- Solar power is being used by an increasing number of companies as a way to reduce their utility bills and also as a demand response resource.
- Thermal energy storage (TES) is an alternative to HVAC cooling that is not only applicable to demand response but can be implemented for energy efficiency improvements in your building overall. (You can read more about it here.) Thermal storage is particularly gaining ground in refrigeration applications.
Demand response programs are beneficial for everyone—utilities, ISOs, and businesses. But you might wonder why demand response is only a temporary energy efficiency measure. If you’re interested in making long-lasting changes to your energy consumption, peak shaving is another money-saving, green option.
What is peak shaving?
Peak shaving involves using energy strategically to reduce your building’s maximum hourly power requirement.
In order to maintain a constant supply of electricity to your facility, the utility company will calculate your building’s maximum hourly power requirement over a billing cycle; that kilowatt level is then multiplied by a specific rate to determine the actual amount charged to you (called a demand charge). Essentially, it ensures your building gets all the energy it needs at all times.
In some metropolitan areas, the kW utility charges can amount to more than half of the total electric charges during summer peak demand. These large charges are often derived from peak usage for just one 15-minute interval during the billing period. By knowing the load signature of the building and what equipment is responsible for demand, adjustments can be made to mitigate those excessive demand charges and still maintain the comfort level of the building.
For example, you might turn on your machines every day at the same time, drawing a lot of power all at once. At that time, your maximum power requirement—even if it’s just for a few seconds—might be 700 kW. Even if you use only 200 kW throughout the rest of the day, you’re being charged for that peak usage. That demand charge makes up a significant portion of your bill, so it’s worth your while to find ways to shave your peak, or reduce it.
How To Manage Peak-Time Demand
Peak shaving can be done on an everyday basis with the help of the Internet of Things (IoT). Wireless IoT sensors can remotely monitor your building’s equipment 24/7, measuring energy consumption for both individual machinery and building operations such as lighting, HVAC, ventilation, etc. The real-time data you receive as a result of this monitoring means you can make adjustments as necessary to reduce your peak load.
For example, if you know it’s going to be a very hot, 90-degree day with high humidity, you can change the operating schedule based on the weather forecast and cool the building down earlier in the day. By taking measures to mitigate those demand costs, you reduce the amount of electricity needed later, say around 2 p.m. that afternoon, reducing your demand charges from a potential $12/kw to $4/kw.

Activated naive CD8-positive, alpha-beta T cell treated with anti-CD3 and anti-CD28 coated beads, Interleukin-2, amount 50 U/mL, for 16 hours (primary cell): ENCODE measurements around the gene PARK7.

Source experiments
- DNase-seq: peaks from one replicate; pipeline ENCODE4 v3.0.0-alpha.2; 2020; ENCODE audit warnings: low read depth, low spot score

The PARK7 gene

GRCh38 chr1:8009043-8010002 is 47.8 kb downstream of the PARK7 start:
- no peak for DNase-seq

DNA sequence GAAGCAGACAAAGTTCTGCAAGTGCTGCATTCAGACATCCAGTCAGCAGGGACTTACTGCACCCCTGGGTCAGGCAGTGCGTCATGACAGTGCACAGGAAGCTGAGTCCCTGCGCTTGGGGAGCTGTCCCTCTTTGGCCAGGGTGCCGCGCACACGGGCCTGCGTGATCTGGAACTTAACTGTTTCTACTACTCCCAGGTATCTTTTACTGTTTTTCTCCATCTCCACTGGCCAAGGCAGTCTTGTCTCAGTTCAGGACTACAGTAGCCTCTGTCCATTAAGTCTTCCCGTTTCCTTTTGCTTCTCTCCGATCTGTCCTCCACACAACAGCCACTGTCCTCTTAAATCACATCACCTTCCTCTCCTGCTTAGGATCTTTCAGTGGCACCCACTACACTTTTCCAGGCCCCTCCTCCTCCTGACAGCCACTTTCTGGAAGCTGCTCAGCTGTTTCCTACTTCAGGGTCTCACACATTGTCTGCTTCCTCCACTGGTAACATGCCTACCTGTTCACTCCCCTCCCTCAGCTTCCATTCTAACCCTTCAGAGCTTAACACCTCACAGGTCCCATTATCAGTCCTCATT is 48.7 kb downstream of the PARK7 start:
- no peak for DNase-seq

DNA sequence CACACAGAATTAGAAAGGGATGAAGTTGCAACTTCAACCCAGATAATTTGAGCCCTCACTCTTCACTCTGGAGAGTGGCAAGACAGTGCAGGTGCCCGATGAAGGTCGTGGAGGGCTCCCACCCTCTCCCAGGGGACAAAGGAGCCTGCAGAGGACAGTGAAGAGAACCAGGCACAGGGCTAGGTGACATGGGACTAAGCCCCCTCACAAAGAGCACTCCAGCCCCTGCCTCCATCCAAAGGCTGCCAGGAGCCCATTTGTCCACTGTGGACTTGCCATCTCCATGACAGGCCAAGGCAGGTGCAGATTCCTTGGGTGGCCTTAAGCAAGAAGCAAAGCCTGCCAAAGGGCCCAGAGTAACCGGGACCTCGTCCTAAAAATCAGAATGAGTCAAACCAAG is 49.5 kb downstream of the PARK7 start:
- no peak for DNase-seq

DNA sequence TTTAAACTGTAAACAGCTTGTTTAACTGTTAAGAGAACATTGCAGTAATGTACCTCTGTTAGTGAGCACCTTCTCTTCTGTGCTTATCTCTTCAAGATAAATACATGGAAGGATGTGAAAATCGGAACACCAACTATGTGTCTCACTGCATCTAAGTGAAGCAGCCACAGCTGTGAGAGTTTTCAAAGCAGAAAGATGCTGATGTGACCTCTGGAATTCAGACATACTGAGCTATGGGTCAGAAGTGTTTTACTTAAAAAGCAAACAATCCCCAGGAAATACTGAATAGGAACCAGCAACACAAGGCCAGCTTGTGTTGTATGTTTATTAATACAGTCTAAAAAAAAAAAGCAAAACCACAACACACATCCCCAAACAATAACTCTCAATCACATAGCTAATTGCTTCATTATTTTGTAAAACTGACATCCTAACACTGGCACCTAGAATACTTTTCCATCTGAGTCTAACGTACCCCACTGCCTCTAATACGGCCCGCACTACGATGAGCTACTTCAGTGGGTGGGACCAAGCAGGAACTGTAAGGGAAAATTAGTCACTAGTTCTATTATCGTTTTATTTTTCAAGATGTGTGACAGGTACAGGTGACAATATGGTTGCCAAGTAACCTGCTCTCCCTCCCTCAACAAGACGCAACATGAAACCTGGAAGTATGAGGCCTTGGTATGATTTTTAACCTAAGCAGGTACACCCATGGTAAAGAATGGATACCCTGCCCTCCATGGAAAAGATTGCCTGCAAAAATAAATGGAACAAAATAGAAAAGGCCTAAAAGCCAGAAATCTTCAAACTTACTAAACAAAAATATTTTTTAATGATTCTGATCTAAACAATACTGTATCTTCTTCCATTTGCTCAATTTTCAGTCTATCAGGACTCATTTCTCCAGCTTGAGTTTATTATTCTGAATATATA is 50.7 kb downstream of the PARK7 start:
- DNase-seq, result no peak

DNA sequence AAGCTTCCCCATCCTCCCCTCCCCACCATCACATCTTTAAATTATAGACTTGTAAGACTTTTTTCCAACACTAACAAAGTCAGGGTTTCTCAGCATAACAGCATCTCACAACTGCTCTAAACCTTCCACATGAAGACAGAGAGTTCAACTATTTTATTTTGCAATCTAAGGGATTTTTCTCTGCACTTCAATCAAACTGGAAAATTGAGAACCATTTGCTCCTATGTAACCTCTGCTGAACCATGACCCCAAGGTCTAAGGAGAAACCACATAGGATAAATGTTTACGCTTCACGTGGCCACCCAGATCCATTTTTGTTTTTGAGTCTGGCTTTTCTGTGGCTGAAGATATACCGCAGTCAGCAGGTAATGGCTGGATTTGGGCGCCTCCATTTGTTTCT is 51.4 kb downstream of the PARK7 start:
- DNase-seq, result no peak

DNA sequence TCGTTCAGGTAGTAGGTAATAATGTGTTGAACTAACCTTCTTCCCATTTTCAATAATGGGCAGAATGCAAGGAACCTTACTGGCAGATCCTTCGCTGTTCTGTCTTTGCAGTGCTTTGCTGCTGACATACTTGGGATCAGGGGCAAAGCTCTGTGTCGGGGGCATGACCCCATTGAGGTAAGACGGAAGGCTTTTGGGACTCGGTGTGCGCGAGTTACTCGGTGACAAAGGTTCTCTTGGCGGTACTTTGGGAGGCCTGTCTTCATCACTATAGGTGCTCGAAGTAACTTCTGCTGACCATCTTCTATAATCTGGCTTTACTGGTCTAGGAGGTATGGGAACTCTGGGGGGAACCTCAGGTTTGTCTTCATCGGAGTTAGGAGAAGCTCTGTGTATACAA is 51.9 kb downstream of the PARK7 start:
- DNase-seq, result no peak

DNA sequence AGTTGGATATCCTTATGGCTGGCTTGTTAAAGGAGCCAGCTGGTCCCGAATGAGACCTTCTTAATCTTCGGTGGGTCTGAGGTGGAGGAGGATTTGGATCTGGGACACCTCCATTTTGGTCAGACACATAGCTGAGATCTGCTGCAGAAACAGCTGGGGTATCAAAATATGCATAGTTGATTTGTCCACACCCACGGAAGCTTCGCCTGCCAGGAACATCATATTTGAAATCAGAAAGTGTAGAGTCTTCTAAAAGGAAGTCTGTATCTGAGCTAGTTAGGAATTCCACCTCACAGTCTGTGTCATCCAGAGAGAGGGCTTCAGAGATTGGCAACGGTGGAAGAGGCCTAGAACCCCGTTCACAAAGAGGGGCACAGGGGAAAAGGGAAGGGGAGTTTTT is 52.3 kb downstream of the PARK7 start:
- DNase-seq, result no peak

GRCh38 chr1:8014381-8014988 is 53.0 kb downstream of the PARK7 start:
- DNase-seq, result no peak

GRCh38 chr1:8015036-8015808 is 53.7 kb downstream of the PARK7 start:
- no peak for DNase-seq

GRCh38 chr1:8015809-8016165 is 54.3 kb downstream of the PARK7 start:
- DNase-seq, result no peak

Similarly, if all your AC compressors turn on at the same time—say, when the air temperature hits 80 degrees—that creates a big power draw and causes a spike in your peak demand. Rather than continue to incur those hefty demand charges, you can devise an alternate strategy, one where your building automatically staggers the times AC compressors turn on. Or, you might decide to restrict the use of a particular piece of machinery that consumes a lot of energy to certain hours.
Iota: Your Demand Response & Peak Shaving Partner
Are you looking for a demand response vendor, or an IoT partner who can get you started with peak shaving? If so, talk to us at Iota.
It can be challenging for companies to develop energy efficiency strategies, whether for demand response programs or for peak shaving (or both). For peak shaving, our remote monitoring service can track all your equipment and alert you before a piece of equipment turns on that would exceed your desired kW.
The very same monitoring equipment can also be used to help you succeed in your demand response program, making it easier to comply with contractual obligations for curtailing energy. Our sensors and data collection will let you know where and how you can shave your demand to ensure you meet your DR requirements. We can also help you set up alternate means of power during DR events, whether it’s solar, natural gas generators, battery storage, or something else.
If you’re interested in talking with us about your energy needs, get in touch. We’ll help you design a strategy that will achieve your energy goals and boost your bottom line.